New aircraft hydrogen propulsion system partnership: U of Birmingham and GKN Aerospace
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The organizations will be working together in a massive £54 million UK collaboration.
GKN Aerospace is leading a huge, first of its kind £54 million hydrogen propulsion system collaboration in the United Kingdom and has announced a new key partner in the effort: the University of Birmingham.
They will be working on developing systems for sub-regional aircraft for the H2GEAR program.
Through H2GEAR, GKN Aerospace remains at the very core of the tech developments necessary for the aircraft hydrogen propulsion system needs of aviation’s future. Initially, the tech will center on substantial improvements to sub-regional aircraft H2-powered performance. From there, they will be able to move on to applications on larger aircraft and for flights requiring a longer range.
ATI (the Aerospace Technology Institute) provided the program with £27 million in funding support. GKN Aerospace and its industrial partners matched that funding for the project.
Many industry experts view H2 as a key fuel in aviation’s decarbonization strategy as its only emission is water, and it provides efficient power for aircraft.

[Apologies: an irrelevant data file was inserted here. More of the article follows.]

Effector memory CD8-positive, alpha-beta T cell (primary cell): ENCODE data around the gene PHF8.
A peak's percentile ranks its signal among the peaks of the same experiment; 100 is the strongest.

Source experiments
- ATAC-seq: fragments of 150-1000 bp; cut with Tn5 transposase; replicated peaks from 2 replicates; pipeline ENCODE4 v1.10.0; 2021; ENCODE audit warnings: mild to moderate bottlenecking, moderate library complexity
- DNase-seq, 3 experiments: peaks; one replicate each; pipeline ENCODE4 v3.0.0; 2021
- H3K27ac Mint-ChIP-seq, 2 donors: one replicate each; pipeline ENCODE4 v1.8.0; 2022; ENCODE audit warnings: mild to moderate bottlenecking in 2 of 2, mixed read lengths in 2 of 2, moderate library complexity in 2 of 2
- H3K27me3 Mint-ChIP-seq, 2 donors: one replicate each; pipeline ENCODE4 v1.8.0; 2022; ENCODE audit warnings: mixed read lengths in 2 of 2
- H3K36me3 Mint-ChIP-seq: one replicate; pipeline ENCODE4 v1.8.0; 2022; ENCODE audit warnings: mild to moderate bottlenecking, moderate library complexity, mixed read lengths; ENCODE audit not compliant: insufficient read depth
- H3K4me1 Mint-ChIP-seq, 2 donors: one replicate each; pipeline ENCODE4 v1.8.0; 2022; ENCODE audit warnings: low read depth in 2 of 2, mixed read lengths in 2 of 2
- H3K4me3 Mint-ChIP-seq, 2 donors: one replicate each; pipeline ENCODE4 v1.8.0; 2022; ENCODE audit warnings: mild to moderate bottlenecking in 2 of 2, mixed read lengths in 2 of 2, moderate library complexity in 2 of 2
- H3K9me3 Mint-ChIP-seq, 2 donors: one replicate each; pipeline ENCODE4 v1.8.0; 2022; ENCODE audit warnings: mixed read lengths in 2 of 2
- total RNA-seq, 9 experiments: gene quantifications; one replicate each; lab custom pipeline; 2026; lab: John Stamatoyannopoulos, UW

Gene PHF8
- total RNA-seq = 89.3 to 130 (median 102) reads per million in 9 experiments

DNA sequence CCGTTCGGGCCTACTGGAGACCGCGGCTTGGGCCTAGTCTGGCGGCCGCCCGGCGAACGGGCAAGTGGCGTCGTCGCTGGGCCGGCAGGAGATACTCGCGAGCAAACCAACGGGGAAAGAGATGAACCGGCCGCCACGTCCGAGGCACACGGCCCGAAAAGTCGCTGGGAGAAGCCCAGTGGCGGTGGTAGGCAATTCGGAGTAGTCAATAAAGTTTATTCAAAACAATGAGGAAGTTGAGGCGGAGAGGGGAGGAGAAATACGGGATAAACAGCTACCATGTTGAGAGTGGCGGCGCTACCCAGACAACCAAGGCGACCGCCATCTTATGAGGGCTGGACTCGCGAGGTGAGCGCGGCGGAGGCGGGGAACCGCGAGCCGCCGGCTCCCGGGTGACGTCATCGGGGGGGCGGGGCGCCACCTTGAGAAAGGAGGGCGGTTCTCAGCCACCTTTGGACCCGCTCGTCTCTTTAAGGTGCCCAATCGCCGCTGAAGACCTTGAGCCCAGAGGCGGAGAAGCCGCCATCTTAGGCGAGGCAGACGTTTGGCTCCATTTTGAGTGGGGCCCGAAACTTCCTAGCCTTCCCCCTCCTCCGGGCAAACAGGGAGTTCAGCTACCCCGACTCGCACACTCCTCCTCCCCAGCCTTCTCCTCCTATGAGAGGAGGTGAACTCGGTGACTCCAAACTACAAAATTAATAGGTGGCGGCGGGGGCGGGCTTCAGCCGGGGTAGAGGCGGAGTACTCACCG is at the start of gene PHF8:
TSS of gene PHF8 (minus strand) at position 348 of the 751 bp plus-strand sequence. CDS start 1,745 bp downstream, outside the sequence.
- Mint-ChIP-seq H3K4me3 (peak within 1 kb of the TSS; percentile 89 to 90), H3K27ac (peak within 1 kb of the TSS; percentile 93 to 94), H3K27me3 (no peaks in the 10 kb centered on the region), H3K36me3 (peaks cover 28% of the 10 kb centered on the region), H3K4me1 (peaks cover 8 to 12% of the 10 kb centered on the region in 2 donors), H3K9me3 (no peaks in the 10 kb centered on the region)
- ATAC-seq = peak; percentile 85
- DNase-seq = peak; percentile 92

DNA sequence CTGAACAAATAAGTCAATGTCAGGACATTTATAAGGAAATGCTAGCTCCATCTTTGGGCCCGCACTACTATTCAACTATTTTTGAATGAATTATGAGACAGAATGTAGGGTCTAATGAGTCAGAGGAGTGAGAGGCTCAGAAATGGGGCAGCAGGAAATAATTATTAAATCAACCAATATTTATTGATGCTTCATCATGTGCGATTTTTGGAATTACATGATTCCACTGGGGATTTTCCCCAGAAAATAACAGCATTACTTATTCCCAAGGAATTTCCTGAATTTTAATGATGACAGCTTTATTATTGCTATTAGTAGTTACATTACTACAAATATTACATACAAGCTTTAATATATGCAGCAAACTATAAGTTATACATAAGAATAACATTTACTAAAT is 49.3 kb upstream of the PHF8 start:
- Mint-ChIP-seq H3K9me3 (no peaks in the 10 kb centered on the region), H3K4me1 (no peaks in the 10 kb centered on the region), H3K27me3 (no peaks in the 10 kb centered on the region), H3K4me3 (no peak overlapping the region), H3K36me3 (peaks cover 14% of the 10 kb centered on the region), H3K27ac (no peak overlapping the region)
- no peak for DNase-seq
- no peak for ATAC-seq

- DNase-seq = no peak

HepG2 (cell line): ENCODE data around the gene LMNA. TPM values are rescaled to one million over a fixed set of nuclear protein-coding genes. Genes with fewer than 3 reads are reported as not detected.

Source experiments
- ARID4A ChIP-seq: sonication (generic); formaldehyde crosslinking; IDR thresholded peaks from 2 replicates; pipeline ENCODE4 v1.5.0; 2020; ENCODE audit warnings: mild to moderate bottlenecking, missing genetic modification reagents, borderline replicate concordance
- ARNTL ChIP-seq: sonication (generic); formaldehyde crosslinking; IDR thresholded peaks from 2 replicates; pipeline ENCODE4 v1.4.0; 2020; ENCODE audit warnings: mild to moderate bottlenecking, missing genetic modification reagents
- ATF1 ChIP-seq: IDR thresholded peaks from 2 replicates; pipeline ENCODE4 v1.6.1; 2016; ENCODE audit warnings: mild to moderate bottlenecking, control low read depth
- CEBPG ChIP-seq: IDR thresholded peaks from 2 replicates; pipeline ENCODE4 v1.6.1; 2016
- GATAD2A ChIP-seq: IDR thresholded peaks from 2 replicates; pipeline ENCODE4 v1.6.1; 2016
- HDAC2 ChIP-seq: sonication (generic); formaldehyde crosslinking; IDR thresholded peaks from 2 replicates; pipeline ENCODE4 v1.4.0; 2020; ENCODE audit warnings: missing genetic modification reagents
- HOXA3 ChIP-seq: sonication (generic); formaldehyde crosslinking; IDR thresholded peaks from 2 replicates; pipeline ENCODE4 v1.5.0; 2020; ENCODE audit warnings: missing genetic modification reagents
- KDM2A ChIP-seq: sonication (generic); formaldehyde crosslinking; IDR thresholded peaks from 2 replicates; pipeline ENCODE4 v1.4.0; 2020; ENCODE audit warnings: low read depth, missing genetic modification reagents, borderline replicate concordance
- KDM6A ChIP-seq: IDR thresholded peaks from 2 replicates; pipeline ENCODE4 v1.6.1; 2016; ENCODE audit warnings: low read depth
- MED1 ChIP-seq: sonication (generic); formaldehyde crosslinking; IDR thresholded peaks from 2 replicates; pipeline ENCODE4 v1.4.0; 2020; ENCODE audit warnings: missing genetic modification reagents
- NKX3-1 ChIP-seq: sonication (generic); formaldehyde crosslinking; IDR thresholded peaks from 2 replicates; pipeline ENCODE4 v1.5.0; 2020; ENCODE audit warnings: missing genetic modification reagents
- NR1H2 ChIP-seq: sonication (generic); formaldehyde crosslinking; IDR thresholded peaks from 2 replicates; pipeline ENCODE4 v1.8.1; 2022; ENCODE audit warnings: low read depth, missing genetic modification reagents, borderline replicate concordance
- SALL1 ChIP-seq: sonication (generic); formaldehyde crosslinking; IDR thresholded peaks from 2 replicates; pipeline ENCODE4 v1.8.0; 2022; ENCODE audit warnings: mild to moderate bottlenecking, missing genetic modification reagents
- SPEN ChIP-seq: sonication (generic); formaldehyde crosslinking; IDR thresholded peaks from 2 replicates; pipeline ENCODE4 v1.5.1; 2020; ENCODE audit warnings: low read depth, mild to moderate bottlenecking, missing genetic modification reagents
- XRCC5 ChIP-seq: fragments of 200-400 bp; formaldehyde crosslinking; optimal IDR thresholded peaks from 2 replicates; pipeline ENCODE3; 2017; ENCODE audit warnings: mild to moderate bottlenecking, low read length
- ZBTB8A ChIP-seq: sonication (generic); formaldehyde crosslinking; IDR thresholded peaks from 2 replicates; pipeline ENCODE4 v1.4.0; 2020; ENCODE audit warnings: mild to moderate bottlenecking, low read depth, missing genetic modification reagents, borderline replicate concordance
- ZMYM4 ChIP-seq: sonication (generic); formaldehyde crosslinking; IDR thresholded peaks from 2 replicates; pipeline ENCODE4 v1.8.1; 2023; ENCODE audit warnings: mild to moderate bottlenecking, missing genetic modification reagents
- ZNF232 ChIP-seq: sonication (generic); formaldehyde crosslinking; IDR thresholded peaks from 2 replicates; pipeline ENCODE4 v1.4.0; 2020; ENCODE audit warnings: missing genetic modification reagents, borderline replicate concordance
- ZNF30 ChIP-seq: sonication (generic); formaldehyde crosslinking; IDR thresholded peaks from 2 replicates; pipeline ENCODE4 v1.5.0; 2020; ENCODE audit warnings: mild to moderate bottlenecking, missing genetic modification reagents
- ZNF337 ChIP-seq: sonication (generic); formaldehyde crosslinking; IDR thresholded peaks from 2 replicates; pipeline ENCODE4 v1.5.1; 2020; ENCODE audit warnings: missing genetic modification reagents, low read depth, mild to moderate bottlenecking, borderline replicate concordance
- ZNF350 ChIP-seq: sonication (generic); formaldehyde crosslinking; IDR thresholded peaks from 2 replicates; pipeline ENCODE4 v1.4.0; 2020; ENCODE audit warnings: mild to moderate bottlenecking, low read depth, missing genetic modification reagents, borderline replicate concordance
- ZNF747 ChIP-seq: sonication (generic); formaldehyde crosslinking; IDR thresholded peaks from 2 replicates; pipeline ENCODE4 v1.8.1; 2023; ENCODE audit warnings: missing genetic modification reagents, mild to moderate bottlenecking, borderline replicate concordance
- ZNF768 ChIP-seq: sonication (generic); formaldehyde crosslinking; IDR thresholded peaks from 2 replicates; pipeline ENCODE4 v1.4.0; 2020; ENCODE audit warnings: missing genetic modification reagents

The H2GEAR program seeks to improve and expand aircraft hydrogen propulsion system potential.
The program’s technology uses a fuel cell system to convert liquid hydrogen into electricity that can be used by the aircraft for power. That fuel cell system was developed by teams at the University of Birmingham. The aircraft’s electricity is therefore generated without producing any of the CO2 emissions for which current fossil fuel-based jet fuels are notorious. Through this technology, the hope is to establish a fresh generation of clean air travel, eliminating the damaging greenhouse gas emissions.
Beyond the developments that H2GEAR will achieve, it will also help to solidify the United Kingdom’s position among leaders in aerospace technology research and development. Throughout this project, GKN Aerospace will now work with the University of Birmingham, in addition to other collaborators who have already signed on as partners, including the University of Manchester, Newcastle University, Intelligent Energy, and Aeristech.
This aircraft hydrogen propulsion system development project is expected to create over 3,000 jobs across the next ten years. It will operate out of Bristol at GKN Aerospace’s new £32 million Global Technology Center collaborative research and development space.